David Miliband Slams Student Visa Restrictions
David Miliband has slammed the recent government changes to the visa system that make it harder for international students to study in the UK. Speaking to Times Higher Education, the ex-foreign secretary argued that the changes are "curtailing the attractiveness of British higher education, [and] doing a great injury to our future".
International students have recently been dragged in to the immigration debate in the UK, due to the fact they are currently counted in the regular net migration figures. This has been a problem ever since the government pledged to cut immigration to under 100,000- a policy Mr Miliband called a "political slogan" rather than a "sensible" immigration policy.
Prominent figures in higher education have been arguing that international students should not be counted in these figures, though so far these calls have fallen on deaf ears. Instead Prime Minister David Cameron has introduced a number of new restrictions on both study and post-study work visas for non-EU students.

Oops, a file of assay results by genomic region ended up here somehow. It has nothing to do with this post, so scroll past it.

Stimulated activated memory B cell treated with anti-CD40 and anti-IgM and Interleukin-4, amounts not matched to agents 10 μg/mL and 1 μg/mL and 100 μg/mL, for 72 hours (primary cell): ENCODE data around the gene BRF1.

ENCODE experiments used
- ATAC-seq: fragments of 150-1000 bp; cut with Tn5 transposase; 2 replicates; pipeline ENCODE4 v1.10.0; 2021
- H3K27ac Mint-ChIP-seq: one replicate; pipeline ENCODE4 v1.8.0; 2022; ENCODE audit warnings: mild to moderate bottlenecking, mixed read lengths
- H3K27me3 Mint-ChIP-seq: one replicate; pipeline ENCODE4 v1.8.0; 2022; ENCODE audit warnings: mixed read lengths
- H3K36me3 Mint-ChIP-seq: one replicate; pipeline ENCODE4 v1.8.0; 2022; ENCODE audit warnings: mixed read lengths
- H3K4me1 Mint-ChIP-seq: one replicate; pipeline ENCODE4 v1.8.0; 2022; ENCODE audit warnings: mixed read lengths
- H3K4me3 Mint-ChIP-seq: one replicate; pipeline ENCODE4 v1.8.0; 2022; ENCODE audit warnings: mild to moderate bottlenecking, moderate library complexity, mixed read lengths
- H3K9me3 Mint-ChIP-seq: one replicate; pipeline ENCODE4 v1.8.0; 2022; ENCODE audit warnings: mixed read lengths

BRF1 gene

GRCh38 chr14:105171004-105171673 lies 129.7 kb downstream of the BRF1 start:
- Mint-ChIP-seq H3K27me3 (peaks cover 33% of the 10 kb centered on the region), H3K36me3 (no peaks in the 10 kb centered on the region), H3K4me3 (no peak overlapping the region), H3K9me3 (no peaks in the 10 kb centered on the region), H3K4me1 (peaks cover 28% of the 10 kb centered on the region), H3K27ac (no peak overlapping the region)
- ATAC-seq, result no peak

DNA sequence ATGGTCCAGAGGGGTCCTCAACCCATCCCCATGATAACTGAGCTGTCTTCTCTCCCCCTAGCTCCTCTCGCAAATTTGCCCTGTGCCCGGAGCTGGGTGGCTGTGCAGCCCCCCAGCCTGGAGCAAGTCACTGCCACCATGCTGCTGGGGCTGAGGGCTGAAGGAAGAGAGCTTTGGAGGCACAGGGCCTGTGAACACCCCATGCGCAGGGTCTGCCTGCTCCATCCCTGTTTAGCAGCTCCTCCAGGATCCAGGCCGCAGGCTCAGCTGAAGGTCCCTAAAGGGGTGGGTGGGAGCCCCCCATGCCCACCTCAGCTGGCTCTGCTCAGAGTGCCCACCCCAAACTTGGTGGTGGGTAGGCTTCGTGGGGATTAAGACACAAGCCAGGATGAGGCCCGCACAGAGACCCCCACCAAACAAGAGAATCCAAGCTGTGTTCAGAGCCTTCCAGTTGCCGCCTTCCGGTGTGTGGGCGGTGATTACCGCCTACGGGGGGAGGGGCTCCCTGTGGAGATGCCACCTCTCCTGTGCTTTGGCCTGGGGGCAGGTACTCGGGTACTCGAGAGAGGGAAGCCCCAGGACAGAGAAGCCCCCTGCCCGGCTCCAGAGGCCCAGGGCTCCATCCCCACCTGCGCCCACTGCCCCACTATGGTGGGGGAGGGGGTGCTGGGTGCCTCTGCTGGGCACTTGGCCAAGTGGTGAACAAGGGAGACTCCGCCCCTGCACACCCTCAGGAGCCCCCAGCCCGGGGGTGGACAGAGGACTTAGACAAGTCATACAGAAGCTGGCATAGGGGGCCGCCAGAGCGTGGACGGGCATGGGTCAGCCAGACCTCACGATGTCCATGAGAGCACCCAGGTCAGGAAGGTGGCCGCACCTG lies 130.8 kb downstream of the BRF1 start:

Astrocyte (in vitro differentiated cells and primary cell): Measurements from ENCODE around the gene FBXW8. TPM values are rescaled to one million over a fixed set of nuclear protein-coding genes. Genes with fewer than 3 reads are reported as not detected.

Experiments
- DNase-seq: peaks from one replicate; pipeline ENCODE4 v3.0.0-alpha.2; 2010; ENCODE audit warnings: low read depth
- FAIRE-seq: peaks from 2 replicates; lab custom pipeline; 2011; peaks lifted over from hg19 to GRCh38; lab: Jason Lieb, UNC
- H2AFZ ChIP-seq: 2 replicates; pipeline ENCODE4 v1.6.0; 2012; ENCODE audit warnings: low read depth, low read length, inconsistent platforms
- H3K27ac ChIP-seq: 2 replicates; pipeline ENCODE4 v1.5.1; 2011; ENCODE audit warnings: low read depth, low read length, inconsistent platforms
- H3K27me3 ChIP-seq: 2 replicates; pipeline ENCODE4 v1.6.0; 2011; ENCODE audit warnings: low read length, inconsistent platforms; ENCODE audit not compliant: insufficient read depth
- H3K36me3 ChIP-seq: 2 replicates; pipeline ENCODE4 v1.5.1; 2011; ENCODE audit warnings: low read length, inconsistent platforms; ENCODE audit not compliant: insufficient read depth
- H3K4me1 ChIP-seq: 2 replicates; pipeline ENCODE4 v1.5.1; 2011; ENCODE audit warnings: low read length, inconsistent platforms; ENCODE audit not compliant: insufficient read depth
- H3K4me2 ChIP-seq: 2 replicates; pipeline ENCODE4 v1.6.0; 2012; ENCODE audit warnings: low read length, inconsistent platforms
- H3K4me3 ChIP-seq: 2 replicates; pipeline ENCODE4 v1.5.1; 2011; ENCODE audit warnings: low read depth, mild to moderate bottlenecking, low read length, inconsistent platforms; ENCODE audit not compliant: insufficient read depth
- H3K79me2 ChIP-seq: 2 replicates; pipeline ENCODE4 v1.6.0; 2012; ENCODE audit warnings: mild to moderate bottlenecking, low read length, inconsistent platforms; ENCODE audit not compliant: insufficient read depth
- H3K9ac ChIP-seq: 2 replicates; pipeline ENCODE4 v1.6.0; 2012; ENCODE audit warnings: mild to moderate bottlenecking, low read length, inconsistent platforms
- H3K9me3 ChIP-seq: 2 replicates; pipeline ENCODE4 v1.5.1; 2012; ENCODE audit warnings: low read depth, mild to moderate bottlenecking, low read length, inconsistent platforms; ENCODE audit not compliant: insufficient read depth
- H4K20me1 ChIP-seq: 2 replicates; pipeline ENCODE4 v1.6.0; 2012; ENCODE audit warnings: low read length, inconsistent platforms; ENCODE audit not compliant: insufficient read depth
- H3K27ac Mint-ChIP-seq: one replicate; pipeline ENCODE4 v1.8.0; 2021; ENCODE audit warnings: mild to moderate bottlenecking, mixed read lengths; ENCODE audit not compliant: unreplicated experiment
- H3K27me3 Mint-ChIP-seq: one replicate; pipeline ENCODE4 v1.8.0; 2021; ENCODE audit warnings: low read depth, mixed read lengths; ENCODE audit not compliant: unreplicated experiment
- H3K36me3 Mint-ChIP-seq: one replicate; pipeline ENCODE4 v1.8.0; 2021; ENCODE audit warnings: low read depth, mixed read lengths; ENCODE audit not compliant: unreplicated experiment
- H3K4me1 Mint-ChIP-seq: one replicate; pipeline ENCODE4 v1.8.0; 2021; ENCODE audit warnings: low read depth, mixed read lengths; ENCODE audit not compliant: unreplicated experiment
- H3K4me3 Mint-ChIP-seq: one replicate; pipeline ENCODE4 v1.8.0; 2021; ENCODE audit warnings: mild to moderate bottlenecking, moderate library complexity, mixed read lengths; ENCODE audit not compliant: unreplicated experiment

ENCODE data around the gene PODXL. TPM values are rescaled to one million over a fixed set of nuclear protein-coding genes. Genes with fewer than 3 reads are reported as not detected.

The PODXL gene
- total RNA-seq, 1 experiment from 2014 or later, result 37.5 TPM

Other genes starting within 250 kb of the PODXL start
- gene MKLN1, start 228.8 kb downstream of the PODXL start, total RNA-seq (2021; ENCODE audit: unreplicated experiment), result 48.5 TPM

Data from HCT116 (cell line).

Mr Miliband has questioned the wisdom of such policies, saying:
"What I feel passionately about is the overall policy of restricting visas for students, curtailing the rights of students to work after they complete university, and the economic, social and educational cost to the country".
He argued that "higher education is one of our biggest assets" and that the new restrictions are damaging the reputation of the sector. Critics of the changes argue that they give the impression foreign students are no longer welcome in Britain- an idea Mr Miliband has backed:
"Every university I visit tells me that Britain is handing students over to American, Australian, even German universities at a cost to our own society as well as our own educational institutions."
David Miliband was speaking at the University of Reading as part of a tour of 30 universities he has visited in the last year to promote politics amongst students.